Apple brings iVault to Upper East Side

The company on Saturday will open its sixth Manhattan store along Madison Avenue, with the site including an original bank vault reimagined as a VIP showroom.

Ben Fox Rubin Former senior reporter
Ben Fox Rubin was a senior reporter for CNET News in Manhattan, reporting on Amazon, e-commerce and mobile payments. He previously worked as a reporter for The Wall Street Journal and got his start at newspapers in New York, Connecticut and Massachusetts.
Shara Tibken Former managing editor
Shara Tibken was a managing editor at CNET News, overseeing a team covering tech policy, EU tech, mobile and the digital divide. She previously covered mobile as a senior reporter at CNET and also wrote for Dow Jones Newswires and The Wall Street Journal. Shara is a native Midwesterner who still prefers "pop" over "soda."
Ben Fox Rubin
Shara Tibken
2 min read

Apple's newest Manhattan store, which first opened in 1922 as a bank. Ben Fox Rubin/CNET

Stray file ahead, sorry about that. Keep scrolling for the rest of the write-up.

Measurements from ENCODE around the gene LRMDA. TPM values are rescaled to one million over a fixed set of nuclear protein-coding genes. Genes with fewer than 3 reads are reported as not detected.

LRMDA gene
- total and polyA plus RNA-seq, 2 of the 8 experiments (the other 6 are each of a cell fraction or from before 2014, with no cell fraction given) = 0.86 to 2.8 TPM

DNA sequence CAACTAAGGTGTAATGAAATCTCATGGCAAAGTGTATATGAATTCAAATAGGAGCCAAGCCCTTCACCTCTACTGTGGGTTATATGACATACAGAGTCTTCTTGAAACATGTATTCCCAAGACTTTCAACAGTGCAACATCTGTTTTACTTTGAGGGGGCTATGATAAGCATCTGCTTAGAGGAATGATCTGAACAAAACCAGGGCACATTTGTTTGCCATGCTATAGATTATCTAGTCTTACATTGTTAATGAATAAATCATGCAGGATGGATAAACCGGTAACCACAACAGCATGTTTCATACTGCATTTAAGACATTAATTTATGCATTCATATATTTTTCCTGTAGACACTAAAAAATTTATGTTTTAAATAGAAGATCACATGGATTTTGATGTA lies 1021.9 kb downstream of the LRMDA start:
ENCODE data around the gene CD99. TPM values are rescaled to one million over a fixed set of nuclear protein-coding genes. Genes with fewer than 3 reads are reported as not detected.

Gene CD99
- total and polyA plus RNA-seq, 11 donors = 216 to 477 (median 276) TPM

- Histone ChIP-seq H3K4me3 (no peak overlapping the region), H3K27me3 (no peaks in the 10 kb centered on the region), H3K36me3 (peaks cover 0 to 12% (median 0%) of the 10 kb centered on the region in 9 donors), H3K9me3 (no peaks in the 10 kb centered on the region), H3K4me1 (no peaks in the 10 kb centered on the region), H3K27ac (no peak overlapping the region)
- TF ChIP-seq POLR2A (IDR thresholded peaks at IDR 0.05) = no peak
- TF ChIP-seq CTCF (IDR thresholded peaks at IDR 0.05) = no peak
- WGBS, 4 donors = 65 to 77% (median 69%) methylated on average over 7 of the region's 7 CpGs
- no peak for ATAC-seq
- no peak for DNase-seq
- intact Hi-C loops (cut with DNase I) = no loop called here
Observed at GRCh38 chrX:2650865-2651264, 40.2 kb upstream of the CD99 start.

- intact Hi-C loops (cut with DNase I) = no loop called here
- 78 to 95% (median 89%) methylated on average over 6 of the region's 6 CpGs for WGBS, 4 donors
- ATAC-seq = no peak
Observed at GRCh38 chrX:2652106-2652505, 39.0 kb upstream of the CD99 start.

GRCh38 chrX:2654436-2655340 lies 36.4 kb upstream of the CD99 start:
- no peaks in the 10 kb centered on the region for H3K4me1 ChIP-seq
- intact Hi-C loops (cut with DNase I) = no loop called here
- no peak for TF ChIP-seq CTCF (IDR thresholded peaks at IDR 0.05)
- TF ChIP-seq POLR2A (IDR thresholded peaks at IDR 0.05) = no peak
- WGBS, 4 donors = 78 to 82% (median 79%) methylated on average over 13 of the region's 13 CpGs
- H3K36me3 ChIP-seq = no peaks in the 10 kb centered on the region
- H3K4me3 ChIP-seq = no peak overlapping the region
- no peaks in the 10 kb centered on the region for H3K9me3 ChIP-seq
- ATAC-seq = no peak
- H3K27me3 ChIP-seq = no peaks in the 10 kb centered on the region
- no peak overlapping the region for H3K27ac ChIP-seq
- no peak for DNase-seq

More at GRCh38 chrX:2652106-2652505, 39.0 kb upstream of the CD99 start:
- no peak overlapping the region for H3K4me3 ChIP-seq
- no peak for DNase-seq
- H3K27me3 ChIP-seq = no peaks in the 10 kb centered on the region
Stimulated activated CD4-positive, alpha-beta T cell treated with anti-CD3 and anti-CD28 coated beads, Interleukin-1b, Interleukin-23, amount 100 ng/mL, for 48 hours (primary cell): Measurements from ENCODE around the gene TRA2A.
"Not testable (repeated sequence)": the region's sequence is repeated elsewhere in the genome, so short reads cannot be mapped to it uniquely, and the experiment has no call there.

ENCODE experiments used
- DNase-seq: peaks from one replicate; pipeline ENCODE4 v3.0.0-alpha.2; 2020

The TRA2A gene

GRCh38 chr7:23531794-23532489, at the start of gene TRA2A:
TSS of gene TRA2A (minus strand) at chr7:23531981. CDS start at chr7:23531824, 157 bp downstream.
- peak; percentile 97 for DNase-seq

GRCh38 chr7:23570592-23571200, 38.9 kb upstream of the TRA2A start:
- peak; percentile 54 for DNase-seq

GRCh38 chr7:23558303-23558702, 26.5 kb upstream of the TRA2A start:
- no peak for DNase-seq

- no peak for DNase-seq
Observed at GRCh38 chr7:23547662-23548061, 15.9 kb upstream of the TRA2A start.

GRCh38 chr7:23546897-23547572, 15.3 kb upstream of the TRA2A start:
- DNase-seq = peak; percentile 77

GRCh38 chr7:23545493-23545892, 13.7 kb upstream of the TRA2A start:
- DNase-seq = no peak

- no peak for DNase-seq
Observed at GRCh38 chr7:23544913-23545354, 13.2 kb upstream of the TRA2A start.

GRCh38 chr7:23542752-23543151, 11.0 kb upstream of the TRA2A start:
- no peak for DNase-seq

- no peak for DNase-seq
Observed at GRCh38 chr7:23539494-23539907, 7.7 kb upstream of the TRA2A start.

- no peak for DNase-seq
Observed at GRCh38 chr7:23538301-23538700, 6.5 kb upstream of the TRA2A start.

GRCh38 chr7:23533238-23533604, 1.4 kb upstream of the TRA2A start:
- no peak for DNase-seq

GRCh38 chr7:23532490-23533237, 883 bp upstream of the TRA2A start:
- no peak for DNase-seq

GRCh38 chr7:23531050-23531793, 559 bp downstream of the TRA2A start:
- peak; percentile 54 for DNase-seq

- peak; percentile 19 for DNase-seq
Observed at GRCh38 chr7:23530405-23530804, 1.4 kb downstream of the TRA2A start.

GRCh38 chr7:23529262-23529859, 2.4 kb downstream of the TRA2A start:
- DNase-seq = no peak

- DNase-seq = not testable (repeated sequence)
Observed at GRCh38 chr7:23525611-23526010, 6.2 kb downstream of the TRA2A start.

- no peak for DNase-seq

Apple wants to offer a touch of luxury at its newest Manhattan location.

The space at 940 Madison Ave., which will open to the public Saturday morning, was most recently a storefront for luxury handbag purveyor VBH and is still occupied by jewelry house David Webb on the second floor.

Apple may be hoping that high-class rubs off on its brand, as the company begins selling the Apple Watch -- which can cost up to $17,000 for the gold Apple Watch Edition. Apple's retail store sales growth has been slowing, as its clean and modern store designs have been mimicked in some ways by Samsung and Microsoft. Locations like the one at Madison Avenue should help Apple stay one step ahead of its competitors by offering a more unique shopping experience and assist it in presenting itself as a top-shelf brand.

The company last year hired Angela Ahrendts -- the former Burberry CEO -- as its head of Apple's online and in-store sales to turn things around in retail, as well as figure out how to sell the Apple Watch, the company's newest device.

Among the special features at the store, which was originally the site of a US Mortgage and Trust Co. bank in 1922, is a bank vault that was reimagined as a VIP showroom. The company also worked to renovate the space with 1920s-inspired chandeliers, the original paint color and Botticino marble floors and pilasters. The company declined to disclose its costs for the renovations.

CNET visited the store ahead of the opening to check out some of these features.

Inside Apple's new Upper East Side store (pictures)

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